Selective Science Communications Practice Group Participant

There is a difficult balance to strike between too much and too little information. As one participant pointed out, “We can’t give everyone a Bachelor’s degree in Forestry through a social media post.” While it is not feasible or necessary to share every fact, we also don’t want to oversimplify by leaving out important local considerations. Ultimately, several participants agreed that they will continue using some of the words and phrases listed above sometimes, but will be more mindful of making sure they include more nuance when they do.

In breakout groups, participants were asked to consider: 1) How could some of the confusing or misleading words and phrases listed above be improved?; and 2) Are science, values, decision-making, and narratives mutually exclusive?

Here were a few key takeaways from the breakout discussion:

    • I will add a little extra nuance to some of these buzzwords, but probably will still use them.

    • Stop oversimplifying everything – this can actually be counterproductive!

    • It’s important to respond on social media when possible because comments live there for people who visit your page in the future.

    • Consider changing the name of townhalls to be specific to the intended audience.

    • Context and audience matter!

    • “What’s the point?” Drive home the purpose of forest management activity.

    • Describe specific forest management actions instead of using blanket terms.

The remaining time in session 1 was spent in breakout groups drafting real responses to various social media comments.

Resource: Worksheet to help develop social media comment responses

We used the following guiding questions to help develop social media comment responses:

    • What is your initial reaction to this comment? Frustrated? Confused? Nervous? Thoughtful?

    • What is the nugget of science gold in this comment?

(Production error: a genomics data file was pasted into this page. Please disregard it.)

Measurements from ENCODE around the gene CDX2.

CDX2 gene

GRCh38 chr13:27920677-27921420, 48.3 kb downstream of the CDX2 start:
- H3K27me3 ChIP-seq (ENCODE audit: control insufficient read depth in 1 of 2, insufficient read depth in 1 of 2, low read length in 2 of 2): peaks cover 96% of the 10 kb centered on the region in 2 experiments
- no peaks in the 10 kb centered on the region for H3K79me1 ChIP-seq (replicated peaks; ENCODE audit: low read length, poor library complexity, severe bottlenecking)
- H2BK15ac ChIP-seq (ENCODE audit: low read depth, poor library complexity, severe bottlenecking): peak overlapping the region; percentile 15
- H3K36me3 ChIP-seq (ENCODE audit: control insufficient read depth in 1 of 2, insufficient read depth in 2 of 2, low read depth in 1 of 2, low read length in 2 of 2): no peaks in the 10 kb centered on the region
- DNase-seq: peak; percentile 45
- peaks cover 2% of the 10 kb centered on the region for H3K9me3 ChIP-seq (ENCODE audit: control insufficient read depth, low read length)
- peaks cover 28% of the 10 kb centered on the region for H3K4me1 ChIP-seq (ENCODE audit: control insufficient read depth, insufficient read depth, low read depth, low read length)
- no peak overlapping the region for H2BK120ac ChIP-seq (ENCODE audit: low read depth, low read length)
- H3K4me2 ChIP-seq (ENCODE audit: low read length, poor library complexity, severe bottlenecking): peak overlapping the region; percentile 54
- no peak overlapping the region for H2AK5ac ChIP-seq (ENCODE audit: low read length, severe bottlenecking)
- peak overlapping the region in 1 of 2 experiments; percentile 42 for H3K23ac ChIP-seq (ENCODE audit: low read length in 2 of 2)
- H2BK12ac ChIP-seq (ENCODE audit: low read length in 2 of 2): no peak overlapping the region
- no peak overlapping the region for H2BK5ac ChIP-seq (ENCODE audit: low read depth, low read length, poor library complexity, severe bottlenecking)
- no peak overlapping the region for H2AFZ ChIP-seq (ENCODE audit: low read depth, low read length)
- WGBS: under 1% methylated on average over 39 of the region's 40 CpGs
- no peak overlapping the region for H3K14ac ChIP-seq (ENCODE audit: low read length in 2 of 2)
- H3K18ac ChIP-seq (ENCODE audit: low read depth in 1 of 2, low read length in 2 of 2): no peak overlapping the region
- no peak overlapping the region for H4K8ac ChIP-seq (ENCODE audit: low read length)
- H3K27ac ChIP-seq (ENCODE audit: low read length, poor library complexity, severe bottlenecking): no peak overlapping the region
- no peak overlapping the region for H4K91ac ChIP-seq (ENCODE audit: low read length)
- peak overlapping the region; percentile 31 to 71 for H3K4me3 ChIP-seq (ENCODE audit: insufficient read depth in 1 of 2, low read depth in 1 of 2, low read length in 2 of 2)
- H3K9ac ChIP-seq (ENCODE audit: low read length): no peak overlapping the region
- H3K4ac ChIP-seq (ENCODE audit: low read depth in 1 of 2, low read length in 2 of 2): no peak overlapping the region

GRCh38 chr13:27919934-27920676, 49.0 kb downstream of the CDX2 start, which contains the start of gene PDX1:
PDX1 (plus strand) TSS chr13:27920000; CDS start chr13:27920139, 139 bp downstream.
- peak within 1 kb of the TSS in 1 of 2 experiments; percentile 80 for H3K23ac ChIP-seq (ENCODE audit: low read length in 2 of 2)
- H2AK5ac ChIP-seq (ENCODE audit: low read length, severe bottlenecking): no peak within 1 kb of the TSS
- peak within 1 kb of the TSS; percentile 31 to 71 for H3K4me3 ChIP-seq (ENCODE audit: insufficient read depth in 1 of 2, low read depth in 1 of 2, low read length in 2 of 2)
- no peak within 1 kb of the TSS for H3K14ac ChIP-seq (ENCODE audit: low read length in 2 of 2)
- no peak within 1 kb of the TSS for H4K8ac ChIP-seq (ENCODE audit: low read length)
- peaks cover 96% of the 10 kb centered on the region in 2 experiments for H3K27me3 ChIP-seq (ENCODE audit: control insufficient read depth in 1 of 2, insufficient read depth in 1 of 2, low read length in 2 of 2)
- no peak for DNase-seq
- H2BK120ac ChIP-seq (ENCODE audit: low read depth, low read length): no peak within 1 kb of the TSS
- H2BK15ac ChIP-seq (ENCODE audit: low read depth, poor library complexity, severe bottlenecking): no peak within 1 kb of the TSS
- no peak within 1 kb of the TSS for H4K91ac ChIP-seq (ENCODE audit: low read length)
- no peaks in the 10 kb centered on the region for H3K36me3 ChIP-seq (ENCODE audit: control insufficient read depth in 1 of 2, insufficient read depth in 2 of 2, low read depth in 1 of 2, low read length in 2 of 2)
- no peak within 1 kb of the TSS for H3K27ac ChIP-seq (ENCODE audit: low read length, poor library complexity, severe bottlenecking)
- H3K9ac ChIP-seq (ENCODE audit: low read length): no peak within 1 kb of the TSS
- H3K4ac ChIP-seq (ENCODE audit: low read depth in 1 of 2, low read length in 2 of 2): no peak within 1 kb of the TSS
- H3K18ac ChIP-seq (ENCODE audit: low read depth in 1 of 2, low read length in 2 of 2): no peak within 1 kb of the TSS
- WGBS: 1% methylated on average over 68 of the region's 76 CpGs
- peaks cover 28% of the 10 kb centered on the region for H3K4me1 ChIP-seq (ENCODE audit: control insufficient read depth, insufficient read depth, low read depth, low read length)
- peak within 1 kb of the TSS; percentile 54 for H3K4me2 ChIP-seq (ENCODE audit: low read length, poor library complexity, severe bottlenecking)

• Common red flags: generalized science being localized, local science being generalized, or silver bullet solutions)

    • What narrative is the commenter supporting using the nugget of science gold?

    • What is the fair question in this comment?

    • How might you respond to this comment that addresses the fair question?
        • Don’t underestimate your audience’s intelligence, but also don’t just throw jargon at them to prove you have better science! General rule: start with the simplest way you can explain it, then add 15-25% nuance.

Resource: Guiding questions to help determine when to respond to social media comments

Both groups determined that it’s not always necessary to respond to every comment. They wondered how to make the decision to engage, leave the comment alone, or delete the comment. Though there is no real formula to determine which action to take in a given instance, here were a few factors the group identified that can help guide a decision:

    • Is the commenter asking fair questions?
    • Is the comment rude, profane, mean, etc.?
    • Is it coming from someone who is local, holds a stake in the project, or has some other meaningful connection to the project/landscape?
    • Could future visitors reading the comment thread learn from a response to the question?

We finished the session with a discussion about goals. Participants identified the need to really think through the goal of social media. Consider what your organization hopes to gain from social media, and use that to guide how to best spend your time managing social media.

Session 2: Face-to-Face Conversations | Takeaways & Resources


For our session on face-to-face conversations, I gathered a few articles about how to have difficult political conversations, because I realized that selective science conversations can sometimes feel similar to political conversations at the dinner table at family gatherings. Participants were asked to read at least one of the following articles before attending the session:

A few consistent themes that I noticed across most of the ‘how to have a good political conversation’ articles included:

Empathy Remember that your conversation partner is a whole person, not just their opinion.